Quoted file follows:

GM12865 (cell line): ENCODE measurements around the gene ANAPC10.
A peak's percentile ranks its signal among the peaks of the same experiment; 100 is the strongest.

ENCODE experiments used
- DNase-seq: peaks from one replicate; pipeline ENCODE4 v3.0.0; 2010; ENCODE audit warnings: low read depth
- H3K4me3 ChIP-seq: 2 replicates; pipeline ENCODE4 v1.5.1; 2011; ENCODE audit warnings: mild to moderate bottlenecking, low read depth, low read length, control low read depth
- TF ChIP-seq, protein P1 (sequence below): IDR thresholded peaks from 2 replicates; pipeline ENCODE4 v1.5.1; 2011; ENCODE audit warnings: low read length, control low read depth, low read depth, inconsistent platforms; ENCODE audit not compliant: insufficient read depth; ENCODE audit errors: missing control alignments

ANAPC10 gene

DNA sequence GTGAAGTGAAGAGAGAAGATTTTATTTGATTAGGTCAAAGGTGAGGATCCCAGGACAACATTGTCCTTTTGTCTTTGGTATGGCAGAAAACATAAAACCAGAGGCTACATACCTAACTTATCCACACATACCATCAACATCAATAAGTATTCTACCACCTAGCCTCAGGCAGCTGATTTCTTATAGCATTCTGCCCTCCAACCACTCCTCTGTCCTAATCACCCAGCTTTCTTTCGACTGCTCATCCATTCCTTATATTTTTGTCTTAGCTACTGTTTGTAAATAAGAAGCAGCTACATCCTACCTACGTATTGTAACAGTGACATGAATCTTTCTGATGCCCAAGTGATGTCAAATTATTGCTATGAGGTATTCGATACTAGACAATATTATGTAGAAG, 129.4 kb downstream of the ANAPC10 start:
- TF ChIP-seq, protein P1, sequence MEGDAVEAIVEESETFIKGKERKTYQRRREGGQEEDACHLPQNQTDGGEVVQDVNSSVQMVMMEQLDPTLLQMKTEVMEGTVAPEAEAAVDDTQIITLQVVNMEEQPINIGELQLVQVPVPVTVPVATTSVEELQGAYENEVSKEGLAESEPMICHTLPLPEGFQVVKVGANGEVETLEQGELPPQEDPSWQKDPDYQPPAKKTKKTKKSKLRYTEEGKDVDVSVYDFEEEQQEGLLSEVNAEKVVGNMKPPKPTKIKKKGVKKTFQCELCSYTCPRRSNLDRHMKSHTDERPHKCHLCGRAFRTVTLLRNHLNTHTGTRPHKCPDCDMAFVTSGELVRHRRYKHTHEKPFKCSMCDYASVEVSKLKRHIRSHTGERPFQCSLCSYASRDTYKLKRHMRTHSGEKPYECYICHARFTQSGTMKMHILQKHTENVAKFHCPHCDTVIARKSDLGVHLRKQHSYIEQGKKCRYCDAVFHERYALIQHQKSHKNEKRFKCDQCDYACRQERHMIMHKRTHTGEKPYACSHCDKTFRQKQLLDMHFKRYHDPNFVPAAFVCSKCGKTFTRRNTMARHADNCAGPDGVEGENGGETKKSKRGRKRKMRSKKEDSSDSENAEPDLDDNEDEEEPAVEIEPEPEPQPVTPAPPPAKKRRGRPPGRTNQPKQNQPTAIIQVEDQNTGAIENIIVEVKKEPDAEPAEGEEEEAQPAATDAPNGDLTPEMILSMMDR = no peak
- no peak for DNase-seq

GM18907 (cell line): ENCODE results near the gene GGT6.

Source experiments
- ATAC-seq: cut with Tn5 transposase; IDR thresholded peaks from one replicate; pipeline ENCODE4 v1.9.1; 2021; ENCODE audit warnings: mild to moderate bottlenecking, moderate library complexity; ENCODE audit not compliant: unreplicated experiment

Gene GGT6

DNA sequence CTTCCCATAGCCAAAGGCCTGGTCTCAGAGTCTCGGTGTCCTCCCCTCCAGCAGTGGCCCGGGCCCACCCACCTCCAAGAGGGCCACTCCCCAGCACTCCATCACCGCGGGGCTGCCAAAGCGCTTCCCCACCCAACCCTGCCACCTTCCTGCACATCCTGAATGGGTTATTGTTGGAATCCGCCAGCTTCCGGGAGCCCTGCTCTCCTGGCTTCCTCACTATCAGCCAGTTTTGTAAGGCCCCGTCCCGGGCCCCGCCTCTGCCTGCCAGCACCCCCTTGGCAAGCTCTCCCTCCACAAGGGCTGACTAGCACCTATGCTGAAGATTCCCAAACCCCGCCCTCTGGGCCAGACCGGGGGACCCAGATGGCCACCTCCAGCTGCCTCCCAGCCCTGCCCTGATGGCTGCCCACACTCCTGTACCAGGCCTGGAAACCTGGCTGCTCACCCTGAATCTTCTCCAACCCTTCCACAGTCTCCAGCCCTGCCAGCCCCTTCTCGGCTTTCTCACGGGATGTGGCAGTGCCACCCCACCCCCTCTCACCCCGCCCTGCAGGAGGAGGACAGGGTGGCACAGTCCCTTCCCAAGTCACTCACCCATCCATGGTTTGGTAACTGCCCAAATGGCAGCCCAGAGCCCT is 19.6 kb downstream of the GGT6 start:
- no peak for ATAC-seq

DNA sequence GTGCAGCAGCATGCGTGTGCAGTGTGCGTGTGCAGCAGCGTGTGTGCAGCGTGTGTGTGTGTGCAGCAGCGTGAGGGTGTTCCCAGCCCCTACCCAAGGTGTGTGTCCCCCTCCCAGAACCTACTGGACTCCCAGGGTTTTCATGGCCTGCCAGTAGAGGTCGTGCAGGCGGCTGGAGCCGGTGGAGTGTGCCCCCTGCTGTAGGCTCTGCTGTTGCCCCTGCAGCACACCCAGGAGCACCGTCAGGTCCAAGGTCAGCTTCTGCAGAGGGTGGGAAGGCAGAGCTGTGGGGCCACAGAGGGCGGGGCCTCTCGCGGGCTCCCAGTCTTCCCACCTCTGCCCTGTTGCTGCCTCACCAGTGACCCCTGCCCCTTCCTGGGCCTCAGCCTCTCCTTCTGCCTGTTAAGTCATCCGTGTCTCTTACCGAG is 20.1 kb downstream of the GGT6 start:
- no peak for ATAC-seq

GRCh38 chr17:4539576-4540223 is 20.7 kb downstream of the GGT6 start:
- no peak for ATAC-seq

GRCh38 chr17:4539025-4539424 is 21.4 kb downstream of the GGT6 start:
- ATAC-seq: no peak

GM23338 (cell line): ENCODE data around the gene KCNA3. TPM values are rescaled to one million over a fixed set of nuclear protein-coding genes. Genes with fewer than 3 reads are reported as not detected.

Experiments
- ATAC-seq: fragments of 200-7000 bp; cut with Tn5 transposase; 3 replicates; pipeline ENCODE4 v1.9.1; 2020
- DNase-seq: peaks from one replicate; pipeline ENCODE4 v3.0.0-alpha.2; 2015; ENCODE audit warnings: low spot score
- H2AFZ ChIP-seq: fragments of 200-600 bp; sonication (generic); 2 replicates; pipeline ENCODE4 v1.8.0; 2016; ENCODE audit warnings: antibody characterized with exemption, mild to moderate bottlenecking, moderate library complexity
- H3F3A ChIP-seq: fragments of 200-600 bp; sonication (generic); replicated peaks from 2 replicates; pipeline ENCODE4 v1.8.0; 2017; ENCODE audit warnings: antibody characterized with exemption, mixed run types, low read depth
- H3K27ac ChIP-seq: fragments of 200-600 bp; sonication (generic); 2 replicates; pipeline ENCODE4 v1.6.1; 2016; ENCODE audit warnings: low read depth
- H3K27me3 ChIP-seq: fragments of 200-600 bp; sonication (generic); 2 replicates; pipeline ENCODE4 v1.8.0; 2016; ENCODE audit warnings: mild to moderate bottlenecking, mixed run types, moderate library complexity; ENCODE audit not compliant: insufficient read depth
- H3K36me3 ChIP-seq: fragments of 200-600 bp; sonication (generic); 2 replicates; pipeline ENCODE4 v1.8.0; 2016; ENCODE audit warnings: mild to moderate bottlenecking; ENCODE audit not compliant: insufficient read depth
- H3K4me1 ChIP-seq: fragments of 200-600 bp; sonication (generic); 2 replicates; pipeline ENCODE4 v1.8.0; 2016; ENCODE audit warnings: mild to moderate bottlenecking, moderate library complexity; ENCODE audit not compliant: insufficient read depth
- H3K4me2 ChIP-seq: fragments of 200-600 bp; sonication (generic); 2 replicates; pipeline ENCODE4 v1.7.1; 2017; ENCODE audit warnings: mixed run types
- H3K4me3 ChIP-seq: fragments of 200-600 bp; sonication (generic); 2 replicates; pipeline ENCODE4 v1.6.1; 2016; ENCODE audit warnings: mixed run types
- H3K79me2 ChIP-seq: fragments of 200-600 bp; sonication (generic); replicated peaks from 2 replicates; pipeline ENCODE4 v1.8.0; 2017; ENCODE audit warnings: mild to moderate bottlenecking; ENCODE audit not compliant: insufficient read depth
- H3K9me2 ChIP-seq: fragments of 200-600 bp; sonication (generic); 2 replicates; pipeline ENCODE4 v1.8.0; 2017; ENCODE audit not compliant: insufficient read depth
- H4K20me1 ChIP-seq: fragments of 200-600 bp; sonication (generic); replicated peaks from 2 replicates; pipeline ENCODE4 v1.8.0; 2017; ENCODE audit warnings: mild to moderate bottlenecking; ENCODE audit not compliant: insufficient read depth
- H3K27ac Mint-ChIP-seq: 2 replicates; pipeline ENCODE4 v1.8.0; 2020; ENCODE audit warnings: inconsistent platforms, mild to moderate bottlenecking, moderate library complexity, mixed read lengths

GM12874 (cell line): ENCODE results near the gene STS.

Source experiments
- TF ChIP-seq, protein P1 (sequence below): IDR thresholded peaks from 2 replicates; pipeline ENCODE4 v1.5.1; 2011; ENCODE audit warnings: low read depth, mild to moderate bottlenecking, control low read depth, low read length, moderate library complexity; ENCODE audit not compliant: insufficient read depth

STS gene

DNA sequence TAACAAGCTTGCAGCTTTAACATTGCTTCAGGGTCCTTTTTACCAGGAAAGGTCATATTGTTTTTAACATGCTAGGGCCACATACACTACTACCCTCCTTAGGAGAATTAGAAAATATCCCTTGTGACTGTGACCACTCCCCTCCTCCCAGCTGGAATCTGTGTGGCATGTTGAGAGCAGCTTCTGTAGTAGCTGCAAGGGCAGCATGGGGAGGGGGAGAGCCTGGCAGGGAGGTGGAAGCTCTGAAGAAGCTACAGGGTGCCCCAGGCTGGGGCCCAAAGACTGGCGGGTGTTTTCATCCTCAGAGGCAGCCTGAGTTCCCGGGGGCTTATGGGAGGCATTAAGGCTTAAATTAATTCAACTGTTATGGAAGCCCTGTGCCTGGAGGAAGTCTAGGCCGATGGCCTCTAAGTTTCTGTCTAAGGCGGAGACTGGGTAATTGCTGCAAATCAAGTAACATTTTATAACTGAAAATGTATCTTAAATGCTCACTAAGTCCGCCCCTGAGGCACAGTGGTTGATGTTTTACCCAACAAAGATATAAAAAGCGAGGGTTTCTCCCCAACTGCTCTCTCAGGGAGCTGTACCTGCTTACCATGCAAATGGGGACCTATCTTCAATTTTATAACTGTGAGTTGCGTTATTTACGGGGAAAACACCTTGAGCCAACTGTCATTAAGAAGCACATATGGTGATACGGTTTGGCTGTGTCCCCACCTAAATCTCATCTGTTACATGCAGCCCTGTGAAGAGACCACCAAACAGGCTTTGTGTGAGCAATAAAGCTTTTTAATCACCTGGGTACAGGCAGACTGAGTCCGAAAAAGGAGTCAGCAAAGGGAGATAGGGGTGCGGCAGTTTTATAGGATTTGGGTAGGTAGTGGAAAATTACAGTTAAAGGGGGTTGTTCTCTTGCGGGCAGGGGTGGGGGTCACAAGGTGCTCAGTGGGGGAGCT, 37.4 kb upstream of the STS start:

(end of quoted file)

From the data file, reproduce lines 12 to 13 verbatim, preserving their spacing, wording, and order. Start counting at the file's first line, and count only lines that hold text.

Source experiments
- ATAC-seq: cut with Tn5 transposase; IDR thresholded peaks from one replicate; pipeline ENCODE4 v1.9.1; 2021; ENCODE audit warnings: mild to moderate bottlenecking, moderate library complexity; ENCODE audit not compliant: unreplicated experiment